By strengthening China as a market, Russia will be able to wield energy supplies even more effectively as a strategic weapon. Moscow has already used its position as gas supplier to threaten pro-Western regimes in Ukraine, Georgia and Armenia and indirectly warn France and Germany against putting too much political pressure on Russia.
Putin was invited to the first East Asian Summit last November, largely because of Russia’s growing importance as an oil supplier for Asia. He also visited Seoul, where he proposed to provide 6 million cubic metres of gas to South Korea in 2008, and Tokyo, where he pledged to sell Japan 30 percent of the gas extracted from the Sakhalin-1 project in eastern Siberia.
In December, as Russia began construction on the $5 billion North European Pipeline to deliver gas to Germany and other European countries via the Baltic Sea, Gazprom began demanding higher gas prices from the Ukraine. The standoff not only threatened the Ukraine, but raised the spectre of a cut-off of gas supplies to Europe.
Russian newspapers have hailed Putin’s gas deal with China as a major coup. Nezavisimaya Gazeta commented: “The new project paves Russia’s way not only into China but also into other countries in South and South East Asia and makes it less dependent on supplying gas to Europe”. Vedomosti declared that “even the sceptics have called the agreement with China ‘a breakthrough’ and ‘a revolution’. The point is that as of 2011, not just Europe but also Asia will be dependent on Russia gas.”
At present, Russian and Chinese foreign policies broadly coincide. Both countries share concerns about Washington’s aggressive policies—in particular the US-led occupations of Iraq and Afghanistan and the US military presence in Central Asia. Moscow confronts hostile US-backed “colour revolutions” in former Soviet republics. Beijing is facing a barely disguised policy of US strategic containment through a network of allies, including Japan, South Korea, Australia and India.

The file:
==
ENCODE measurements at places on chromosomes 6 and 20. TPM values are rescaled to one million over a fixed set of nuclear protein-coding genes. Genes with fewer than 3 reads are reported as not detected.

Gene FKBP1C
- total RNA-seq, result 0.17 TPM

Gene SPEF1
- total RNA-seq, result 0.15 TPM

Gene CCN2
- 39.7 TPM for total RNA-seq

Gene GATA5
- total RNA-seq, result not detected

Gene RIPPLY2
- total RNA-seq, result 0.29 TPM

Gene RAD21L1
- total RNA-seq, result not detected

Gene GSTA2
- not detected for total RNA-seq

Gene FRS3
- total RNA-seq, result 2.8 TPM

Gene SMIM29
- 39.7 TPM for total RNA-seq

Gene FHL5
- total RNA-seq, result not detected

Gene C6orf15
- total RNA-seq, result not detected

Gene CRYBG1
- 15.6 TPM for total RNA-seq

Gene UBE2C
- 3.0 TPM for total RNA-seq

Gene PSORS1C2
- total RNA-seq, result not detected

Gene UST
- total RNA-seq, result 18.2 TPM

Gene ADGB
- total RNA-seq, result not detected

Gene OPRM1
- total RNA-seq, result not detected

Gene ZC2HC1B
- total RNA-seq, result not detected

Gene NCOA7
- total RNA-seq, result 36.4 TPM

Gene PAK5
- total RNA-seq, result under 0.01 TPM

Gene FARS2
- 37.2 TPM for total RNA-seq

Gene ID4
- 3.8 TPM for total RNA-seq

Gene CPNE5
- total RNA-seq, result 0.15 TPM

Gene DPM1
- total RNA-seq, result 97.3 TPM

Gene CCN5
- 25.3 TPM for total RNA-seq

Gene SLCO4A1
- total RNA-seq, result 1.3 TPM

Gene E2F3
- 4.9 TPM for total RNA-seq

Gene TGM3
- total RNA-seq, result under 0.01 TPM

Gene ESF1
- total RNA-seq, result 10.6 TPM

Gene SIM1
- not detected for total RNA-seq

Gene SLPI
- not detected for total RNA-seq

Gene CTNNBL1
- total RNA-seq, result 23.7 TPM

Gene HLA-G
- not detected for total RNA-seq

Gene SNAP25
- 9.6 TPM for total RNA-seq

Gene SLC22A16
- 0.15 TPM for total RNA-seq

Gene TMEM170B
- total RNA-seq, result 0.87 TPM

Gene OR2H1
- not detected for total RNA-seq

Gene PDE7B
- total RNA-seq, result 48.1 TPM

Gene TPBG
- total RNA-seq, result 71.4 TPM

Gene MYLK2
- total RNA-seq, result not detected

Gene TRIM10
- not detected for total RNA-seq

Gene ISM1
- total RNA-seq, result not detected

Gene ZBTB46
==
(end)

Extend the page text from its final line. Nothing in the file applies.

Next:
As a result, the two countries are not only forging a closer economic relationship but a strategic one as well. With a continuing arms embargo imposed by the US and EU after the 1989 Tiananmen Square massacre, China already relies on Russia as its single largest source of weapons and military technology, in turn propping up Russia’s decaying arms industry.
Putin and Chinese President Hu spelled out their “shared interests” in a joint communiqué, which reaffirmed the sovereignty of independent nations—that is, opposition to US intervention in regions vital to Chinese and Russian interests. It called for a “political and diplomatic” solution of the Iranian nuclear standoff, in opposition to the US push for economic sanctions and military action against Tehran.
Significantly, the communiqué called for “a triangular cooperative mechanism” with India. The Bush administration has been seeking to establish India as a major strategic ally as part of its geo-political plans, including to encircle China. In response, China and Russia are trying to woo India away from the US. Last year they granted observer status to New Delhi for the Shanghai Cooperation Organisation (SCO) of Central Asian states. The meeting in Kazakhstan issued a statement calling for the US to set a deadline to shut down its military bases in Central Asia.
The Beijing joint communiqué also backed China against Taiwan, supporting Beijing’s Anti-Secession Law passed last year that authorises the use of military force against Taiwan if it declares formal independence. The communiqué declared that Taiwan was part of China’s “internal affairs” and other countries should not interfere.
In an interview with the Chinese official Xinhua news agency before his trip, Putin pointedly criticised Washington’s support for pro-US regimes in former Soviet republics such as Belarus, Ukraine, Georgia and Kyrgyzstan. He said the US was trying to “forcibly export democracy and impose cultural standards and values”.
Russia and China are also holding joint military exercises. Last year, the two countries held their first-ever combined war games—“Peace Mission 2005”—on the Chinese coast. Although not stated, the obvious target of their imaginary “mission” was Taiwan. Last month, Russia announced plans for the second joint exercises in the spring of 2007 in Russia’s sensitive Southern Federal District or northern Caucasus, which includes Chechnya and is adjacent to Georgia, Azerbaijan and Ukraine.
Far from backing off, Washington is likely to react to the developing relationship between Russia and China in an even more aggressive manner.